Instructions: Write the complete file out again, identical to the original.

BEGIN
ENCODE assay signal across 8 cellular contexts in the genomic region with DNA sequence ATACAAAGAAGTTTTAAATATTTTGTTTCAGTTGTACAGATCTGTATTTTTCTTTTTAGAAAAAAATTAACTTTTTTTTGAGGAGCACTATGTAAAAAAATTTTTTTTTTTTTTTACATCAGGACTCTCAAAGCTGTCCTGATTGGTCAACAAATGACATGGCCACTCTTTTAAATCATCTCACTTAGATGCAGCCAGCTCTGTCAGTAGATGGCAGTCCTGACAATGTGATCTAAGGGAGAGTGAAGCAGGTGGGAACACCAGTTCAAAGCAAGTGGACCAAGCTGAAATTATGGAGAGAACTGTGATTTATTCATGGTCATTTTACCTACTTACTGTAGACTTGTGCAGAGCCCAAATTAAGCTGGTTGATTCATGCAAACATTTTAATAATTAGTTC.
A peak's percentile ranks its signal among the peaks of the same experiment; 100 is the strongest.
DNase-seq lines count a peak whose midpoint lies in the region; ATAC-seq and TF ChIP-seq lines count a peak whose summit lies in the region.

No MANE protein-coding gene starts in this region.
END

ENCODE assay signal across 8 cellular contexts in the genomic region with DNA sequence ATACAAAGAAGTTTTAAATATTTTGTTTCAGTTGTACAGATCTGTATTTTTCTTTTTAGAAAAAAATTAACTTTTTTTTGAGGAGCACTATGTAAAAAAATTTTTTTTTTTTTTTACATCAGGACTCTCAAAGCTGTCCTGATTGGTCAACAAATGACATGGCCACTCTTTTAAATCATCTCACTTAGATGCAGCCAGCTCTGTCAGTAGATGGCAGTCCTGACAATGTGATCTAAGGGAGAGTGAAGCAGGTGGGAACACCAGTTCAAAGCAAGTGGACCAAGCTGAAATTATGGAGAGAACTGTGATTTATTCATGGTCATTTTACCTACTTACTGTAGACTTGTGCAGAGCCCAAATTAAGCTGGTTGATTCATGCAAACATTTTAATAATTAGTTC.
A peak's percentile ranks its signal among the peaks of the same experiment; 100 is the strongest.
DNase-seq lines count a peak whose midpoint lies in the region; ATAC-seq and TF ChIP-seq lines count a peak whose summit lies in the region.

No MANE protein-coding gene starts in this region.